March 5, 2012

This following homily was preached today in St Albert’s Chaplaincy, and was written after I had posted the one below (originally used on Godzdogz in 2011).

As such, this homily is more current and topical.

HOMILY for Mon in Week 2 of Lent

Daniel 9:4-10; Ps 78; Luke 6:36-38

Occasionally I’ve had to hang things on the wall using a nail and hammer. And I’m not particularly good at this… Imagine me trying to hammer a nail into the wall, and I find the wall is somewhat unyielding, and my aim slips. So, I make a small indentation below the point that I wanted. I’ve missed the mark, and in fact, I find that I’ve made an indentation in a softer part of the plaster. So, I keep hitting that point, deciding to settle for that lower position instead. The picture, when it’s hung here, isn’t quite where it should be, but I convince myself it’s fine. And in fact, if I’m to live with myself and my weakness, I soon convince myself that it’s what I wanted in the first place, and indeed, everyone else should think so too. 

I use this to illustrate how sin affects us as individuals, and also its effect on society. Sin is missing the mark, and when we find that the good and true is a little hard, somewhat unyielding, our aim slips. Instead of persevering, and finding the right tools to hit the hard spot, we may take the easier way, and persist in missing the mark. So, we persist in sin. And then we soon convince ourselves that perhaps that is the best way forward anyway – there’s no such thing as the right place to hang the picture, or no better way of behaving, and so on. So, truth is relativized, such that I become the sole arbiter of right and wrong. And anyone who disagrees has to be convinced otherwise, or silenced. 

That, I’m afraid, is a dynamic that we sinners are all too prone to. We not only want to justify our sin, but desiring to persist in sin, we begin to deny it’s even sinful, and assert that our sinful actions may, in fact, even be right. Because of sin, our moral judgment is clouded, and we become spiritually and morally confused. So, as Daniel says in our First Reading: “To us, O Lord, belongs confusion of face, to our kings, our princes, and to our fathers, because we have sinned against you” (Dan 9:8).

I’m afraid that the truth behind this dynamic of justifying sin, and the confusion that comes from sin, is brought into sharp relief by the current push of the Government to re-define marriage, and so, to allow same-sex couples to marry. And the Equalities Minister, Lynne Featherstone, typifies such ensuing moral confusion when she says that marriage is “owned by the people” and not by the Church. Well, marriage is, in fact, ‘owned’ by humankind. It is not defined by democratic process but defined by the God-given truth of our human nature. As my Dominican brother, fr. Timothy Radcliffe wrote in ‘The Tablet’ this weekend: “Marriage is founded on the glorious fact of sexual difference and its potential fertility. Without this there would be no life on this planet, no evolution, no human beings, no future… Everywhere and always it [marriage] remains founded on the union in difference of male and female”.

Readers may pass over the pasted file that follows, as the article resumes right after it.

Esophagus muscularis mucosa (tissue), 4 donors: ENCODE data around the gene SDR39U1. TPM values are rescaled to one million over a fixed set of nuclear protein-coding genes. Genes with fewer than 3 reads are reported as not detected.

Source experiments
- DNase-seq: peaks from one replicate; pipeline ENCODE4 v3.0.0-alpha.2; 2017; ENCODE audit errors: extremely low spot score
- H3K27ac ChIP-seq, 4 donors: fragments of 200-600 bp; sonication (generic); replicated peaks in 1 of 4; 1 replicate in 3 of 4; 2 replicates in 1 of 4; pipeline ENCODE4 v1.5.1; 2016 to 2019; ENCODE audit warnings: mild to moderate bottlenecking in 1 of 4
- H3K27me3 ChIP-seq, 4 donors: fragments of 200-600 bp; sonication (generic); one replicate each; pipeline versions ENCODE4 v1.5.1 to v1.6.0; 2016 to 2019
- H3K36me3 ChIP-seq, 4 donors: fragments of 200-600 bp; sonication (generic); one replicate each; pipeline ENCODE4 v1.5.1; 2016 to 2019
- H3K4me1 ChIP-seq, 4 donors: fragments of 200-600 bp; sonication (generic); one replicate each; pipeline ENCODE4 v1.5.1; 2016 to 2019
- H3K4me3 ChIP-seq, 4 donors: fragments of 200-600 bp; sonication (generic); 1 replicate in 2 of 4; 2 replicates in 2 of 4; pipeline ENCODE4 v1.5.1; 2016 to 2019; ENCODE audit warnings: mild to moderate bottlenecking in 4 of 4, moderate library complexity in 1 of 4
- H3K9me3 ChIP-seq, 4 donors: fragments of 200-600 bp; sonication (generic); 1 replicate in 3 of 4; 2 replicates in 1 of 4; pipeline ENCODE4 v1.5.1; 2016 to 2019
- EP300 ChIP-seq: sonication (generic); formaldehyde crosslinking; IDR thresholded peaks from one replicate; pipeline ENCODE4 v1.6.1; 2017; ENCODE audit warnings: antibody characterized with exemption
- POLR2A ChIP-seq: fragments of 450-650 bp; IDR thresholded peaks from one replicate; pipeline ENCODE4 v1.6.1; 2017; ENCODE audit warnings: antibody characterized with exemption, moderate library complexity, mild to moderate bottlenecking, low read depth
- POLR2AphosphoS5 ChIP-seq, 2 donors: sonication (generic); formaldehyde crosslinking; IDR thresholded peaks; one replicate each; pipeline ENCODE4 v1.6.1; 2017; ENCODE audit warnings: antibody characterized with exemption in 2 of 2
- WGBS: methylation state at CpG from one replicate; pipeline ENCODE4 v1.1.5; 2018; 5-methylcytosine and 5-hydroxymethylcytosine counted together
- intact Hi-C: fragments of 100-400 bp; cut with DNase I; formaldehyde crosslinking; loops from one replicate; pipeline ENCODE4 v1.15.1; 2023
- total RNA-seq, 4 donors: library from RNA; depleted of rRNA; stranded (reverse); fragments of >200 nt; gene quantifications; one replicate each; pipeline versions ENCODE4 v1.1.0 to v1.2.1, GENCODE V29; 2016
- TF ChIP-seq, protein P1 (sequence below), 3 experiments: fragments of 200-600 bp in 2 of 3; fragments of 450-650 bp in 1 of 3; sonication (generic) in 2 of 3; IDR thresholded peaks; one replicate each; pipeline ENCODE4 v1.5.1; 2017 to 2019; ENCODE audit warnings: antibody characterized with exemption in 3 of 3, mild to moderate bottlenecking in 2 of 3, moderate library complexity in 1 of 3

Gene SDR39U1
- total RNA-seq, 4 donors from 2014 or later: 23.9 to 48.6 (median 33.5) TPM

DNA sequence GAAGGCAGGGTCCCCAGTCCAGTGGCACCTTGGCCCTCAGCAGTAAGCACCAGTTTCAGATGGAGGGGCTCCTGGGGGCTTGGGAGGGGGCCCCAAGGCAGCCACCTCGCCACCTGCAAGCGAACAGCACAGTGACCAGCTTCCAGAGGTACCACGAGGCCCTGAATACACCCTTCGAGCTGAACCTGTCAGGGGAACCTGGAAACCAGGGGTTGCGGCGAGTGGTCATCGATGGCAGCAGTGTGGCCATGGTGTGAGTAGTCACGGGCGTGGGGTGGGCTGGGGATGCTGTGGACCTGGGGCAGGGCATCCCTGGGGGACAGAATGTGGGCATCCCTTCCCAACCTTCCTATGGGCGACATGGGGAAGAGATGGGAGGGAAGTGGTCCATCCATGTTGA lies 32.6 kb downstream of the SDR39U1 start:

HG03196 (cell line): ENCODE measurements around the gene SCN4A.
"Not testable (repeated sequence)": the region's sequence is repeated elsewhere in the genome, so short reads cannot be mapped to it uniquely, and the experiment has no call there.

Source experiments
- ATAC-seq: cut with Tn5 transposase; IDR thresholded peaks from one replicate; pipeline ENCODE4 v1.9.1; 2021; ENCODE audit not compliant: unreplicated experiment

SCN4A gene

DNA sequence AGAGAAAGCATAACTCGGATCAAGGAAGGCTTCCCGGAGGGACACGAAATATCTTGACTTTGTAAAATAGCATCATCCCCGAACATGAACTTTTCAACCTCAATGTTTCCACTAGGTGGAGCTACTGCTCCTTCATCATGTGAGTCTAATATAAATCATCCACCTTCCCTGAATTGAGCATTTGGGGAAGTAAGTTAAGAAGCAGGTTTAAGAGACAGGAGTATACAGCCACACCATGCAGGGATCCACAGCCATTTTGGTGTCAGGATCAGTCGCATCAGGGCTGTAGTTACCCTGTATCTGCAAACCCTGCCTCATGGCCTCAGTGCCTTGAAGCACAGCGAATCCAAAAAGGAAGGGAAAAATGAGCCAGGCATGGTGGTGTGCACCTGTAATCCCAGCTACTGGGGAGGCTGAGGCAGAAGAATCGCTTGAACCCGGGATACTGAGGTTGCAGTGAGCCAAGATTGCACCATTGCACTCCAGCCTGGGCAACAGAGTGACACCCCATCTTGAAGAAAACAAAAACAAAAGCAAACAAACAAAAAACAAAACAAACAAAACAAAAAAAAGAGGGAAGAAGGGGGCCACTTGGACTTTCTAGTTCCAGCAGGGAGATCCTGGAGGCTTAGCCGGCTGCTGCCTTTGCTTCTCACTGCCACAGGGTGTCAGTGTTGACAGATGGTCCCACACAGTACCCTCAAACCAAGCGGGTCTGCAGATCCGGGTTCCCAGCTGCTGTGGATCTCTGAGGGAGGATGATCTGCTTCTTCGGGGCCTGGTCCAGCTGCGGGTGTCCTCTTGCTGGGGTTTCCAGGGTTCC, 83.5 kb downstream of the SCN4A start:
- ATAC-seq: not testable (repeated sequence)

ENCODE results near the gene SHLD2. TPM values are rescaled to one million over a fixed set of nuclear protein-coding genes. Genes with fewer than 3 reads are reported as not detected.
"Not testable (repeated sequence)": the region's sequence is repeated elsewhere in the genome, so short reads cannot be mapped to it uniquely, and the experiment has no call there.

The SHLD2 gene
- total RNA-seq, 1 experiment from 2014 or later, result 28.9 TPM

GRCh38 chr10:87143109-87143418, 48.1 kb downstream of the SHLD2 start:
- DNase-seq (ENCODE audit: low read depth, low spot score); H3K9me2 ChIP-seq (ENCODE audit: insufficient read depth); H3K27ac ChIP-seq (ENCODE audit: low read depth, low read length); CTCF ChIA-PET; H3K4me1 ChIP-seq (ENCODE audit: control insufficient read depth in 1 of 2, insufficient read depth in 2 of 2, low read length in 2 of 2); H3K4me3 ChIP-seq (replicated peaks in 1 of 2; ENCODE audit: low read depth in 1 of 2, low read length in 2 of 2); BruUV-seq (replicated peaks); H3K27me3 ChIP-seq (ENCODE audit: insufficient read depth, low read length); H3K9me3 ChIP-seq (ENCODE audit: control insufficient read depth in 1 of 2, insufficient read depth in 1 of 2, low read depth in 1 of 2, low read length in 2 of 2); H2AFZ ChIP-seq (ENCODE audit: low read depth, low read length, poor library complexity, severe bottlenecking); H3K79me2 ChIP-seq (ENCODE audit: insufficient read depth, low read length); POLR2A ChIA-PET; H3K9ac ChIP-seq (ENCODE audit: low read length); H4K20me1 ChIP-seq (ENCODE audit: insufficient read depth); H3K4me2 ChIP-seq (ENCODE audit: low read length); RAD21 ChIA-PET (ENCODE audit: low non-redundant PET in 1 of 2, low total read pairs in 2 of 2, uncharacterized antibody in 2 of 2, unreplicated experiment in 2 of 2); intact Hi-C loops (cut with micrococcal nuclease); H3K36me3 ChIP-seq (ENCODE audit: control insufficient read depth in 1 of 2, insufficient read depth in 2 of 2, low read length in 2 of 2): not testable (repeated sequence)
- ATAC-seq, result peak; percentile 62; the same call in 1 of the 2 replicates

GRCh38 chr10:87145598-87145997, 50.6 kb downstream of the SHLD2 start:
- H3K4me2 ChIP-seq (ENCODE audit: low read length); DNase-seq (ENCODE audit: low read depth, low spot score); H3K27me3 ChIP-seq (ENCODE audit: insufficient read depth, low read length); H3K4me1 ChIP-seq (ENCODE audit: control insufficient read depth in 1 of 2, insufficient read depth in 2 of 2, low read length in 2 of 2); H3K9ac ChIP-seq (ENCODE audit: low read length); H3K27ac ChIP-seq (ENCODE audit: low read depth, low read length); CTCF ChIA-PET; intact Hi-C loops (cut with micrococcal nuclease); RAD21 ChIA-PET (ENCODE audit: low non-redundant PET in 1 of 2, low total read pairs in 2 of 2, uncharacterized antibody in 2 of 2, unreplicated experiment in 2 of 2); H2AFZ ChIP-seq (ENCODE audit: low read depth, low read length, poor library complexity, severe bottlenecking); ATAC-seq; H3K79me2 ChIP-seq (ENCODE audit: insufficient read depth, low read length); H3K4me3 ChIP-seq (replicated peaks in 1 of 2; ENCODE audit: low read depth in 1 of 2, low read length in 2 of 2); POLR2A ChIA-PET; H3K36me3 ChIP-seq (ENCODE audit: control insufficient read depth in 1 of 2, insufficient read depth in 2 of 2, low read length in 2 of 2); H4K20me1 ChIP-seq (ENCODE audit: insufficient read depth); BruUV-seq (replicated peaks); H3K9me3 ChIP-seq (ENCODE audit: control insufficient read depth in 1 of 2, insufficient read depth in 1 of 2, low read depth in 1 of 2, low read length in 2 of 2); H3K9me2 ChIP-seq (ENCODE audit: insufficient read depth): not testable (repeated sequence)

To deny this fundamental and natural difference is not to be more free. It is to be confused, and error leads to a dead-end. This is the position our society is in right now; a society that is deluded into thinking it can re-define human nature, and even re-define what is or isn’t human. The only way forward and out of this sinful morass is to have the wisdom of Daniel. 

For true wisdom is not afraid to recognize that we have been misled by our human weakness and sensual passions. Wisdom knows when we need to reverse out of a dead-end, and so, to confess that “I have sinned”. Because, only by making this first step can we be freed from the slavery of error, and be embraced by God, and reconciled to the Truth, which gives life and true freedom. And we need not fear this dynamic because our Father in heaven is merciful, responding to our humility and sorrow for sins not just with an equal measure of mercy, but with even more: a “good measure” of overflowing compassion and healing love, made visible in the gift of Jesus Christ who died for our sins.

Will we accept this gift, or reject it by insisting on our own righteousness?

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